Darren Parker

Undergraduate Researcher


Major: Biochemistry; Minor: Chemistry
Worked in the Lab: February 2013 - July 2014

Current position: Graduate student at MIT


Funding: William T. and Lynn Jackson Summer Scholarship (2013)
Awarded "Best Undergraduate Thesis in Biochemistry (2014)"

Email: dj.parker34@gmail.com


Publications

Bhate A*, Parker DJ*, Bebee TW, Ahn J, Arif W, Rashan EH, Chorghade S, Chau A, Lee JH, Anakk S, Carstens RP, Xiao X and Kalsotra A (2015) ESRP2 controls an adult splicing program in hepatocytes to support postnatal liver maturation. Nat. Commun. 6:8768 | DOI: 10.1038/ncomms9768 | * denotes equal authors


"DNA Catalysis of a Normally Disfavored RNA Hydrolysis Reaction", D. J. Parker, Y. Xiao, J. M. Aguilar, and S. K. Silverman, J. Am. Chem. Soc. 2013, 135, 8472-8475.

[PubMed entry] [pdf] [Sup Info]


Biography





(Click images to enlarge)

Formally my name is Darren, but if you ever meet me you can call me either ‘handsome’ or ‘your majesty’. Kidding aside I am entering my final year majoring in Biochemistry. This is my second research lab as I was under the guidance of Scott Silverman for almost two years. Yes I really do like nucleic acids. At the UofI I have been heavily involved with Alpha Chi Sigma, Professional Chem Fraternity, of which I am currently president. I have also taught Chem 102, Chem 199, and volunteer at Provena Health. In my free time I am a pretty big sports/fitness guy and I am really into international soccer. If you are looking for a way into my heart just ask me about how Ronaldo is better than Messi. I am also a closet video game nerd and have built my own computer (and this website!). Although the future for me isn’t exactly for sure, I know I will be continuing my education in either the medical or biomedical sciences.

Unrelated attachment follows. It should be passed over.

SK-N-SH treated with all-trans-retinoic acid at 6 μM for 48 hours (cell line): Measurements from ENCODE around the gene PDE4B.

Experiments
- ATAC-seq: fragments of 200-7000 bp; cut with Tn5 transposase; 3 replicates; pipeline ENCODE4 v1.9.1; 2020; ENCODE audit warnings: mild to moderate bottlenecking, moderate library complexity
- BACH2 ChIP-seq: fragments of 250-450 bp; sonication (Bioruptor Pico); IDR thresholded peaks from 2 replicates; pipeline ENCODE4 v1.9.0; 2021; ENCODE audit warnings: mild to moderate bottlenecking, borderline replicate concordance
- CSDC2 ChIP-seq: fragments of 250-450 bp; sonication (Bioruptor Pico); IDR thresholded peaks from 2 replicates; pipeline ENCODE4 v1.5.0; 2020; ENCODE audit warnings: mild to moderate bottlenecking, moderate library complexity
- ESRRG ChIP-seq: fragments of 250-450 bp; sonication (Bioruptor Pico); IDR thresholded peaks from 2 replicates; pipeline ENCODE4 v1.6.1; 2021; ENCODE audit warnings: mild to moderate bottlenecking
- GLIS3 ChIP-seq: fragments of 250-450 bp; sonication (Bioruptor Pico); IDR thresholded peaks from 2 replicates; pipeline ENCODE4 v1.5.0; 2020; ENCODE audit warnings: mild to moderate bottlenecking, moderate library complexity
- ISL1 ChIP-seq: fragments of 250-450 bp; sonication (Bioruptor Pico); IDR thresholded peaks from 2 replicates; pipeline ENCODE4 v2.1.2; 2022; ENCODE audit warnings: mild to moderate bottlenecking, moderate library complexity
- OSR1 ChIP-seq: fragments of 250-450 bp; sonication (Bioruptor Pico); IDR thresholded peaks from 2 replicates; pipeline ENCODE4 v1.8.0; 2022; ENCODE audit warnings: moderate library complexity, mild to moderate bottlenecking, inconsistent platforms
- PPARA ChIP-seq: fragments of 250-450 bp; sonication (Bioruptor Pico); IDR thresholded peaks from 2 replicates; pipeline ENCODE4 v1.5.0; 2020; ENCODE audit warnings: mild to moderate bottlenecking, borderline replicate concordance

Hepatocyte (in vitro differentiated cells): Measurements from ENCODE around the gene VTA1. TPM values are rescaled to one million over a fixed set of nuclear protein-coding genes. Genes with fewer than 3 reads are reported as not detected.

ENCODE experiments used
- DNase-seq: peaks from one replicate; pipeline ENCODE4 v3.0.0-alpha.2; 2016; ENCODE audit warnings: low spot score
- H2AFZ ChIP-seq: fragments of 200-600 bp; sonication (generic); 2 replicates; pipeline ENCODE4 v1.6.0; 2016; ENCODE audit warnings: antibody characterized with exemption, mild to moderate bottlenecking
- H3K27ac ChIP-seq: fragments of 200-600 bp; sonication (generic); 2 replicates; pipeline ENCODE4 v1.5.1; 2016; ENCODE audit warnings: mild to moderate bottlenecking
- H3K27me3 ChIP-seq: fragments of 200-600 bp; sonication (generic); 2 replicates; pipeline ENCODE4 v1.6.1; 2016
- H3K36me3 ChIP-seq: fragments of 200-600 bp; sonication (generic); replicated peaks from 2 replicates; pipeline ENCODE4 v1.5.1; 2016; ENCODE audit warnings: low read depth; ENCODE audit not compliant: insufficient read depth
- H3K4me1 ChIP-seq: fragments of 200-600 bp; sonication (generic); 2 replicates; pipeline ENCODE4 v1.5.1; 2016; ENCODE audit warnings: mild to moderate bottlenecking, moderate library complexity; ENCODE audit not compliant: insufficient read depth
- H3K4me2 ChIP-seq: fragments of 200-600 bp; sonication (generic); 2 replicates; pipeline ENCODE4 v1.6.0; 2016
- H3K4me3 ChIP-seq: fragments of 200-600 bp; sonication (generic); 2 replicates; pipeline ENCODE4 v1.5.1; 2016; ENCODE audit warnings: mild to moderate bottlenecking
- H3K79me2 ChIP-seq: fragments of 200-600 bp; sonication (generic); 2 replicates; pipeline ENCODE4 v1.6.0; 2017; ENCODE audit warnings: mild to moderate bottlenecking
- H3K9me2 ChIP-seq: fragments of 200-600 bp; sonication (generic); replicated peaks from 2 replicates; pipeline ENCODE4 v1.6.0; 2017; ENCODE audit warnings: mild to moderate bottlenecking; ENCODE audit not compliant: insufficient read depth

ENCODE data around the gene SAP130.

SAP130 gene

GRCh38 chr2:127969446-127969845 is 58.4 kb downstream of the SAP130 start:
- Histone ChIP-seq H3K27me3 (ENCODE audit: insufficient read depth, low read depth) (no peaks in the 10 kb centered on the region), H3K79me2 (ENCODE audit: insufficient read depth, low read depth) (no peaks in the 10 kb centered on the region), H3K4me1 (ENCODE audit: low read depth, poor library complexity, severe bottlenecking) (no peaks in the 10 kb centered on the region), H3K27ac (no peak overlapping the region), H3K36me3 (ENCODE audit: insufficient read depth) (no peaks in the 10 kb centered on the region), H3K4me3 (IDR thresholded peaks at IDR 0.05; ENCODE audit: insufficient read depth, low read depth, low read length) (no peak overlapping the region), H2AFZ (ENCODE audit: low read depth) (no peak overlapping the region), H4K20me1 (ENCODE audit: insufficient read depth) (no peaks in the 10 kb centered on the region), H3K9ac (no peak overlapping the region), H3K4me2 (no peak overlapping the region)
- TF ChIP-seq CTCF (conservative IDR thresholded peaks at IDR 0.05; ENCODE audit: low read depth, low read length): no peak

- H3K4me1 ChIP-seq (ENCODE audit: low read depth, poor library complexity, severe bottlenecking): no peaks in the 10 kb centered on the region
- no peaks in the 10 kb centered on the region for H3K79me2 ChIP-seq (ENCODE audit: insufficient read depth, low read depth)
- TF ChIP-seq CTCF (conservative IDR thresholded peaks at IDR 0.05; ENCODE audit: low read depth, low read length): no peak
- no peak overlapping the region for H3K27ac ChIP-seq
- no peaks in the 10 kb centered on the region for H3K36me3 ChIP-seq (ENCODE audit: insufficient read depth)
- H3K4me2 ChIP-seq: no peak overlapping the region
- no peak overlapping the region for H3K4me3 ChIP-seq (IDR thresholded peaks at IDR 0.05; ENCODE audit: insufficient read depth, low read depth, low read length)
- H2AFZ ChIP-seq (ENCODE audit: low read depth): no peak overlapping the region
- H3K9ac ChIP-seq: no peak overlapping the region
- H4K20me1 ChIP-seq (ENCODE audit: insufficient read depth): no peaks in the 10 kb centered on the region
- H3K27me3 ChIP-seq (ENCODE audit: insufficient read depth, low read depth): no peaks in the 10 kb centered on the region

I am currently working on a few different projects. My main project for Summer 2013 will be to find alternative splicing event conservation between the Mouse and Human in a development context in the liver. Past studies have shown that very few homologous genes are alternatively spliced in the same pattern between the two species over the course of embryonic to adult development. Preliminary findings using RNA-seq and RT-PCR assays are showing that there are in fact a large number of gene events regulated in the same way for both species. My next goal will be to determine how changes in RNA Binding proteins known to be associated with splicing change at both the transcript and expression level. Finally I’m also learning to take care of a mouse line that has a transgene for the Rbfox2 protein. This protein, a known splicing regulator, will be able to be overexpressed in both a heart and liver specific manner. The goal for these projects will be to get an overall picture of the regulatory programs of the liver.